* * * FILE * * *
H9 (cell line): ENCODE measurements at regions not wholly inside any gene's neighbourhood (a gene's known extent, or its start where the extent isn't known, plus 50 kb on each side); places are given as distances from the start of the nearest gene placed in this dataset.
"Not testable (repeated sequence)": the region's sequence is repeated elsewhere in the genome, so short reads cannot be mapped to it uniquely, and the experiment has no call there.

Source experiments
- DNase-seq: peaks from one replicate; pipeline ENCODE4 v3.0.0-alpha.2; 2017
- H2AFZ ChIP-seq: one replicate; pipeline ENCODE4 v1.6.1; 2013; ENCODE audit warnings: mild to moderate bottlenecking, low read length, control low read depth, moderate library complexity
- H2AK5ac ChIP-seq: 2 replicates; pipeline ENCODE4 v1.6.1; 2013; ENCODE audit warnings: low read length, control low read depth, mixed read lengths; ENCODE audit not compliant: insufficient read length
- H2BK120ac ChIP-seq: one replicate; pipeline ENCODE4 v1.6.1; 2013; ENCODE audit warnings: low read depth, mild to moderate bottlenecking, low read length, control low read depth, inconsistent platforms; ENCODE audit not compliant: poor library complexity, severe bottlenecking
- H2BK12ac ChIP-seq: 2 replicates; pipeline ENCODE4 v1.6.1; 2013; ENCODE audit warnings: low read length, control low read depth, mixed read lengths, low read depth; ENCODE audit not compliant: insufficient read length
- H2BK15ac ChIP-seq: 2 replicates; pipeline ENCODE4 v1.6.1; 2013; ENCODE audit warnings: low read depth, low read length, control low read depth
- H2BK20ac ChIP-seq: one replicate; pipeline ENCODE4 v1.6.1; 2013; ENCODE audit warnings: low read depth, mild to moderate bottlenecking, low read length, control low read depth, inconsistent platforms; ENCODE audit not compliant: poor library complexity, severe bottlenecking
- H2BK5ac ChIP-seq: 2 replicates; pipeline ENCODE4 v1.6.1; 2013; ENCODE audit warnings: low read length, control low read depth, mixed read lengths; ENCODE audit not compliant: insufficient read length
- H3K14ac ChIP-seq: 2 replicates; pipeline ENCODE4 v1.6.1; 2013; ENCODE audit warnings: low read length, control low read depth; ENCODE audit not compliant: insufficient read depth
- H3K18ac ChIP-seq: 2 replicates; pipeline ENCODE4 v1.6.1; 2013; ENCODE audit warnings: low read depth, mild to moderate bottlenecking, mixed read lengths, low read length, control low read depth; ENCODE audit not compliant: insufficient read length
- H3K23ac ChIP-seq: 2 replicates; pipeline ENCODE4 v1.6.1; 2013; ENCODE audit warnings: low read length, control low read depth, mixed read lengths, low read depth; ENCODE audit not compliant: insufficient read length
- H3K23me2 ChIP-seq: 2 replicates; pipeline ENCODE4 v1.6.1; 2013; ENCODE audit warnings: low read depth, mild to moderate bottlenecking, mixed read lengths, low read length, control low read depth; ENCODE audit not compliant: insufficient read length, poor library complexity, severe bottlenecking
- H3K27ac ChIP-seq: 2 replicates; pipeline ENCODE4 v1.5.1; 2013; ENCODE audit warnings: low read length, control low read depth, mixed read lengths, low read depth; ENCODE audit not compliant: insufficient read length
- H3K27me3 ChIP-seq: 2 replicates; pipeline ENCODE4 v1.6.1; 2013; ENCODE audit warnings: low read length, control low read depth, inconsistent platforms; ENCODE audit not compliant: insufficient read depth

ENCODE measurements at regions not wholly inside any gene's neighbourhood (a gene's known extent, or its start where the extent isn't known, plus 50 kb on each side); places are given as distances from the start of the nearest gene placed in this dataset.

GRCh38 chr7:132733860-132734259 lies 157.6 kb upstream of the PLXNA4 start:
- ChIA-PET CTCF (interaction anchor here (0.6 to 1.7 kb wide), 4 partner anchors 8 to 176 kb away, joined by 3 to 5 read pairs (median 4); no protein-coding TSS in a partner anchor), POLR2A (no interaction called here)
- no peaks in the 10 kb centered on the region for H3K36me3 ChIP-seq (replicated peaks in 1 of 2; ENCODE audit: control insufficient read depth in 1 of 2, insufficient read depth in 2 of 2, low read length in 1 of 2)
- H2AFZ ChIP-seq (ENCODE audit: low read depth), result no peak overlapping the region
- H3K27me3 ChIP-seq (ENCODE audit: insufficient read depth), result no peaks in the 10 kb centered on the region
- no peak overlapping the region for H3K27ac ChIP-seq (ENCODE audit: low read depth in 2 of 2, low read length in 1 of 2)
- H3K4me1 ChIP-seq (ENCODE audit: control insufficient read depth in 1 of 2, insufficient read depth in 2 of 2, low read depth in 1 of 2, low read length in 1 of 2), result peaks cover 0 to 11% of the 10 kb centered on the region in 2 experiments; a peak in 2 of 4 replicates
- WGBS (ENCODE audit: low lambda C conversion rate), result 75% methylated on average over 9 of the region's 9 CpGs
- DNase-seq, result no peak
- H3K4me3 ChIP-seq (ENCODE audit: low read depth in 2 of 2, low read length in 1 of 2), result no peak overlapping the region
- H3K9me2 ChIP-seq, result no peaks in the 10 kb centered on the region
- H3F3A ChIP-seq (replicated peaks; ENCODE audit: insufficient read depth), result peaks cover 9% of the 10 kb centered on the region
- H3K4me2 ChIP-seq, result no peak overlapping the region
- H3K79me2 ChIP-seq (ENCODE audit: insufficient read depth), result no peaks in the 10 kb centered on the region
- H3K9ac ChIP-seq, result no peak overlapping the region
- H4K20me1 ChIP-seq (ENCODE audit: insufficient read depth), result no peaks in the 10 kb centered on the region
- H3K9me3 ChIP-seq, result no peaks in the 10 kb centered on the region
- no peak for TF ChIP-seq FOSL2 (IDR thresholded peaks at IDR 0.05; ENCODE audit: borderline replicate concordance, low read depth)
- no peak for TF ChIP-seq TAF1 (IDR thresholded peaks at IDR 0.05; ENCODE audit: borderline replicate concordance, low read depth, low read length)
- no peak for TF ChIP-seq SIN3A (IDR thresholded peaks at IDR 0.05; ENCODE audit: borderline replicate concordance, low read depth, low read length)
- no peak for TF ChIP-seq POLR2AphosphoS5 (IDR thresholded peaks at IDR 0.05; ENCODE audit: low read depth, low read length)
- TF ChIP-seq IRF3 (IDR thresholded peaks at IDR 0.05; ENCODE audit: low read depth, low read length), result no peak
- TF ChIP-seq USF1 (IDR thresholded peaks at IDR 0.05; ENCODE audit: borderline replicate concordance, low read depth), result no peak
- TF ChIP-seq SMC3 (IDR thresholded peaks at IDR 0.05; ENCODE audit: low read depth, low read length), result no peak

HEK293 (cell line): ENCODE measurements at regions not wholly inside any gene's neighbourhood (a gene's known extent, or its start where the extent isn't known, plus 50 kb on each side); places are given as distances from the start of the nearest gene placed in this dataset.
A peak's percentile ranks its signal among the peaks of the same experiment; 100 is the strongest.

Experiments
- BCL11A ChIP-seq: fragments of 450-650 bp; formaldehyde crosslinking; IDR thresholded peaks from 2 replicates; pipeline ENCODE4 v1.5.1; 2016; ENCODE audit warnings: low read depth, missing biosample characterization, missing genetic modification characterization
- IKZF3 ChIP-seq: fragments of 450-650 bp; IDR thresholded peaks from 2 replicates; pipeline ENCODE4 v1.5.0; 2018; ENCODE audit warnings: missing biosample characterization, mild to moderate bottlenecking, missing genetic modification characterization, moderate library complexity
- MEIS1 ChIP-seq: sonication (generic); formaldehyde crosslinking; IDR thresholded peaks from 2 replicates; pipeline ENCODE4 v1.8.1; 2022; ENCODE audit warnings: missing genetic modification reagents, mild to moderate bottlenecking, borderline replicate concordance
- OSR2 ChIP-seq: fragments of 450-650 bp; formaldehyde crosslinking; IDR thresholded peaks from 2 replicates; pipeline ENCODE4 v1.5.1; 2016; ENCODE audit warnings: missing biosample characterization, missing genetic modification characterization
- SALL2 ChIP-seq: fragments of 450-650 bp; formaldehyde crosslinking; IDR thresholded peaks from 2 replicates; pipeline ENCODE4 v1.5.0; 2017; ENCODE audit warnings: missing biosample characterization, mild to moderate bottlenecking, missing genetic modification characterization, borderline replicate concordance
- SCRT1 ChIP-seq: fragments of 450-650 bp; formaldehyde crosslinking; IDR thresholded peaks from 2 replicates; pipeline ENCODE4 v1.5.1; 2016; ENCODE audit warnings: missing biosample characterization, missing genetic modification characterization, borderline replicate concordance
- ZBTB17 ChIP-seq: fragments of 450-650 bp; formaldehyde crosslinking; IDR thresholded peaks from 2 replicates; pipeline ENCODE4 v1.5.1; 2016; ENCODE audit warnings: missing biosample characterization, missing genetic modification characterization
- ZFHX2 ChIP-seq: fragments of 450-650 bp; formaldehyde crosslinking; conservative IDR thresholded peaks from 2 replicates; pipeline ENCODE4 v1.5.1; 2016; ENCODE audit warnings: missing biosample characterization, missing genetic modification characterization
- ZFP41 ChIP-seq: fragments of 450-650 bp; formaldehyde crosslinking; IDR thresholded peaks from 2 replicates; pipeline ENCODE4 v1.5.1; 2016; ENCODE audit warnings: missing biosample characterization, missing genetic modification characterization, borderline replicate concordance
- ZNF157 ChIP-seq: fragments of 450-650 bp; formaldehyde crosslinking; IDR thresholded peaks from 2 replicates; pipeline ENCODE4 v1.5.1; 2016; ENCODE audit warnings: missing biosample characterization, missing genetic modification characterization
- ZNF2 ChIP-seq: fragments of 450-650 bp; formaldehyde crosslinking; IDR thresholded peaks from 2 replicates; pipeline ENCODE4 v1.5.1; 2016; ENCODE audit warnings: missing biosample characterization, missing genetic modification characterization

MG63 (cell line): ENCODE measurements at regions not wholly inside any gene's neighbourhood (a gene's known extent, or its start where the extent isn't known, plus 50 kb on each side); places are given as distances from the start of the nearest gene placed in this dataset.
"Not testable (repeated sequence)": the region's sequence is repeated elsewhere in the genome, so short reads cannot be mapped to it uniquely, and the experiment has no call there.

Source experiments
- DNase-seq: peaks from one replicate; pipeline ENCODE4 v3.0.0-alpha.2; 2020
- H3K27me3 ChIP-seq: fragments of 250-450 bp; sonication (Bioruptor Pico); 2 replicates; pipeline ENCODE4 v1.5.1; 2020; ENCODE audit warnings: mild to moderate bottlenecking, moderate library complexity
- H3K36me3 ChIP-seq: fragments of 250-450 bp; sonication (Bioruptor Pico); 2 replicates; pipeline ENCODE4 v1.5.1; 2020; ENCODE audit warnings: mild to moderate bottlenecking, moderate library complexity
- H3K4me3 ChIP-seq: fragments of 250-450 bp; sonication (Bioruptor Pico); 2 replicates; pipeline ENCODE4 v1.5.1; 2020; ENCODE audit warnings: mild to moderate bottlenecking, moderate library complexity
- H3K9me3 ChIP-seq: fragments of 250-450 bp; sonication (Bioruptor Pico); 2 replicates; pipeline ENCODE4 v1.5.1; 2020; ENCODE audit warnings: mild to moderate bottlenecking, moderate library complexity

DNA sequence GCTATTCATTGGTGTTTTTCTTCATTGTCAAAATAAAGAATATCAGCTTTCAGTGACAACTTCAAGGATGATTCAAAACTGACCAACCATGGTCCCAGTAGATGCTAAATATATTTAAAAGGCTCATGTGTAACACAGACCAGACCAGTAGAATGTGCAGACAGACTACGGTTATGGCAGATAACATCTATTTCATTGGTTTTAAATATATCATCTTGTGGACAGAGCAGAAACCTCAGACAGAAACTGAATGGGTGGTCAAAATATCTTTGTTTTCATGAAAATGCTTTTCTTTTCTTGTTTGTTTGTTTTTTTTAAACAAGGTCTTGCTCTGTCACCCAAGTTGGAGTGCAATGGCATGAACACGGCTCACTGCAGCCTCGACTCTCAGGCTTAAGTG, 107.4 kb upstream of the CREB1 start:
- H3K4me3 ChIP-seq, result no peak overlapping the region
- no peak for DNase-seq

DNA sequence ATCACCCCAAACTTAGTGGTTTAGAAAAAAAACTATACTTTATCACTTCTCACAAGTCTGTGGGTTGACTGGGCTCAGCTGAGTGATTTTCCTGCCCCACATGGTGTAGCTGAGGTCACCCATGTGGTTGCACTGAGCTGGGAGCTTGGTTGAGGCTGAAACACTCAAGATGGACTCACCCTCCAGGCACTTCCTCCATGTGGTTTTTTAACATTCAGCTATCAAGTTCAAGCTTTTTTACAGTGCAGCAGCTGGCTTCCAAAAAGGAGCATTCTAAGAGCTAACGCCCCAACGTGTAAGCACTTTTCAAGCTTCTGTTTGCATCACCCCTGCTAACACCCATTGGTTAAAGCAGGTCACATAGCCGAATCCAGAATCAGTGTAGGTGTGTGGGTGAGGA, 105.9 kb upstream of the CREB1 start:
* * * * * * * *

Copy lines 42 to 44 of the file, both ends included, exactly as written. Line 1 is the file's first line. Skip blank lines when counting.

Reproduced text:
- TF ChIP-seq SMC3 (IDR thresholded peaks at IDR 0.05; ENCODE audit: low read depth, low read length), result no peak

HEK293 (cell line): ENCODE measurements at regions not wholly inside any gene's neighbourhood (a gene's known extent, or its start where the extent isn't known, plus 50 kb on each side); places are given as distances from the start of the nearest gene placed in this dataset.
A peak's percentile ranks its signal among the peaks of the same experiment; 100 is the strongest.